Today’s 78 km was extremely tough and demanding, with 70 km of it being on the absolute worst quality gravel roads. The start of the day was perfect, with clear skies revealing the stunning surroundings that the mists of the day before had obscured.
The first little section into the town of San Juan Bosco was easy enough, and I stopped there for breakfast. Leaving Bosco was where things turned tricky though.
It was now onto gravel roads, with 14 % inclines. Not only were there frequent dog confrontations, but the quality of the road varied from abysmal to quagmire, where waters had turned sections to two inch mud slush. In fact, there were some sections where I had to remind myself that I was cycling on a track, and not on a river bed.
A couple of hours of sweat filled grinding gear work later, and the first major descent of the day began to the unmarked town of San Jacinto de Wakambeis. Now, a descent should have been good news, but the quality of the road, and the steep angle of descent meant that I had to hold the brakes all the way down, whilst being bumped and jarred enough to loosen my fillings. At Wakambies, which was no more than a dozen buildings, it was back uphill again for another couple of hours. The headphones went on at that point, and the sweet, gentle tunes of Slipknot managed to pull me through until the downhill section to Gualaquiza began. This downhill section was even worse than the first one, with all manner of boulders, mudslides, streams, rocks and mud pits in the way.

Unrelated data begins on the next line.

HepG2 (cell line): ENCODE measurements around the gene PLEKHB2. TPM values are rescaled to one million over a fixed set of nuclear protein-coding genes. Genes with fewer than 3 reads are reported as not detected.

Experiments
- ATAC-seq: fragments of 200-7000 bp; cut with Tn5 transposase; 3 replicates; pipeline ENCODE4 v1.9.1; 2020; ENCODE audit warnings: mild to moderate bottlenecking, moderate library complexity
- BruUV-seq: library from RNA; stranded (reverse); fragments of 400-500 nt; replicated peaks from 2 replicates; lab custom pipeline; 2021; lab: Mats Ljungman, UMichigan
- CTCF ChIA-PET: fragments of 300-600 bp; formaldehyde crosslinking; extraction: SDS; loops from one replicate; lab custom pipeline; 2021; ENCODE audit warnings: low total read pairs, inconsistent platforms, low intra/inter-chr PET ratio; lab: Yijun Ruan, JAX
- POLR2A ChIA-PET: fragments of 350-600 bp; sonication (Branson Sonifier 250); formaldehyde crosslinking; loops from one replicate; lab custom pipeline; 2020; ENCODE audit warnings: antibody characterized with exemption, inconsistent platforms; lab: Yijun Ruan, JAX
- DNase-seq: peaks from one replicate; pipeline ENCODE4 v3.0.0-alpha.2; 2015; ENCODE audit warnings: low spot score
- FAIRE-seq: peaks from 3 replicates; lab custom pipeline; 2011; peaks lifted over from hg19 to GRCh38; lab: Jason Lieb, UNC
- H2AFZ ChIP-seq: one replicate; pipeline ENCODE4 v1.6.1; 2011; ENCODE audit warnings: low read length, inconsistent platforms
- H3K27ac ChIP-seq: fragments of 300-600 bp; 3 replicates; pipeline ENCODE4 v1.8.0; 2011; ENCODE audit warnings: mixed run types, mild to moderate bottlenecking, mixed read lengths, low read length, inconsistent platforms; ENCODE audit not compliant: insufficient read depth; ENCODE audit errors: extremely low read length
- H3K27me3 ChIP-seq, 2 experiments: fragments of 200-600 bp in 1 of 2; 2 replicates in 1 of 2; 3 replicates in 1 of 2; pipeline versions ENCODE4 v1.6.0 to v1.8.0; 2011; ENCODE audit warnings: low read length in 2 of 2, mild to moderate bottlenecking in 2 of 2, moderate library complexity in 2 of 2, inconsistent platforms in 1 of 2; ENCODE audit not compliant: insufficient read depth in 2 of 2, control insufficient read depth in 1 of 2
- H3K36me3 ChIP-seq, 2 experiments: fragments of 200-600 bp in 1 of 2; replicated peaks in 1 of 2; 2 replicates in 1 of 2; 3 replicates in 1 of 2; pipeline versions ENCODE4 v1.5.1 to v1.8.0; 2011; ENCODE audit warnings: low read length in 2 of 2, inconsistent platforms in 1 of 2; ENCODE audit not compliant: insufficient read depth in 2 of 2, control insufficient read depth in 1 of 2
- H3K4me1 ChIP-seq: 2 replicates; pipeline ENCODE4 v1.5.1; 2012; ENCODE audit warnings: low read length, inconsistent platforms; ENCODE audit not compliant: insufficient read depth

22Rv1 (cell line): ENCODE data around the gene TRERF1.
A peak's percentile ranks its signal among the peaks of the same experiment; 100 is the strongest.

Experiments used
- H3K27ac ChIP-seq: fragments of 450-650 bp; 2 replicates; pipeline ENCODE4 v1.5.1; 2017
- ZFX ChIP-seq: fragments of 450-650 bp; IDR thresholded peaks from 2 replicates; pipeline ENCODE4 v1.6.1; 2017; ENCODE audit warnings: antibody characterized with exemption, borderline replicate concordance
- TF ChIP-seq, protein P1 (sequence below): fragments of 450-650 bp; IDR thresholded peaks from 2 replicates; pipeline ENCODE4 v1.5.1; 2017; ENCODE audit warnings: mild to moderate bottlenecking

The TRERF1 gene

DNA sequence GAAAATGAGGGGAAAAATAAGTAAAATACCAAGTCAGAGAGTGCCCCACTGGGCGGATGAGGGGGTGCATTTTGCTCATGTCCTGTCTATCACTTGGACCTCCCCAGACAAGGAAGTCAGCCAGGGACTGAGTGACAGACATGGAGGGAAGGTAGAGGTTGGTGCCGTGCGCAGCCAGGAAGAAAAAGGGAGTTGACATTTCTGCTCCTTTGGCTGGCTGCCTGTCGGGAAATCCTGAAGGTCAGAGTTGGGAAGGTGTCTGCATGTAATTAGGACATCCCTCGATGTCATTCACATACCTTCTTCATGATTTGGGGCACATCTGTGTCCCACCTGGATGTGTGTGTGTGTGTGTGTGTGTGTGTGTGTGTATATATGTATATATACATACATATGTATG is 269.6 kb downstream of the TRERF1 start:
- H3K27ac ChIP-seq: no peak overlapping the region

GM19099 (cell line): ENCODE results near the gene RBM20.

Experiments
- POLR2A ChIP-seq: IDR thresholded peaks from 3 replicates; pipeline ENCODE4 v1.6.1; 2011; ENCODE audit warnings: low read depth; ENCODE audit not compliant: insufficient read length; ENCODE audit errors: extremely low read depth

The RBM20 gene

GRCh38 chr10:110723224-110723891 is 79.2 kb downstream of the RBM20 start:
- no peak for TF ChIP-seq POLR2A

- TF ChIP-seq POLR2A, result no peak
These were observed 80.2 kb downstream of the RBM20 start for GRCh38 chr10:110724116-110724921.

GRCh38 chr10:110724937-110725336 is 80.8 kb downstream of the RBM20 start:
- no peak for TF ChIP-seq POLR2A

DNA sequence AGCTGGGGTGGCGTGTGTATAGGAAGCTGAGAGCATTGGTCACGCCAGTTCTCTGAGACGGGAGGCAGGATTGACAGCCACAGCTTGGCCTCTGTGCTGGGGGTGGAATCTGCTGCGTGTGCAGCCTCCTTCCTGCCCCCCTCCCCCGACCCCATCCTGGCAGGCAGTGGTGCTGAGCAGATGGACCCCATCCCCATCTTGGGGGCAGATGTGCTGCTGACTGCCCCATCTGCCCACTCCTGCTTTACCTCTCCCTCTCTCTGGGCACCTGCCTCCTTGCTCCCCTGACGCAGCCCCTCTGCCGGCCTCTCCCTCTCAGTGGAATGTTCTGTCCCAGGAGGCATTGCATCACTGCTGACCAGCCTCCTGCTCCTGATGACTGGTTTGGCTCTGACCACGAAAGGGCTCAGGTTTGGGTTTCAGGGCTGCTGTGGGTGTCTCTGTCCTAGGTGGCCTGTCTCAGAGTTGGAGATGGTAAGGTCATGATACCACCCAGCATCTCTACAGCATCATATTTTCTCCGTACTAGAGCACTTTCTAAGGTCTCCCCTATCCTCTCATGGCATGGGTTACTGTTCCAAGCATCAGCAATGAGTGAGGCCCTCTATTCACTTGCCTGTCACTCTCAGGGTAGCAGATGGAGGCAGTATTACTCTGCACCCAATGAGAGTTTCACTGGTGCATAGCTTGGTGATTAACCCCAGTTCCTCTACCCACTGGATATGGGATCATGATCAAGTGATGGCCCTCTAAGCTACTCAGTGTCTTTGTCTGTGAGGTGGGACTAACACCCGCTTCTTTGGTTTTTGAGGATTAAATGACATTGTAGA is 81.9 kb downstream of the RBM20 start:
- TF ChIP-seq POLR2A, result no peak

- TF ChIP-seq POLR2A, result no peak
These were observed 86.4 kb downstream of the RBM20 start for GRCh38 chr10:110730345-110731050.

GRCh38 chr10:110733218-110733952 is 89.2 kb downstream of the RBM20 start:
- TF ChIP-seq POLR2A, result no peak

At this point I would gladly have sacrificed the scenery for a nice smooth flat section of tarmac. Eventually, I made it into Gualaquiza, where I booked into the hotel for two nights. it’s a little hard to get an impression of the town so far, as it being Sunday, everything is closed. I’ll have plenty of time tomorrow to see what its like though as I need to find a laundry and a bicycle shop again to get yet more new brake pads.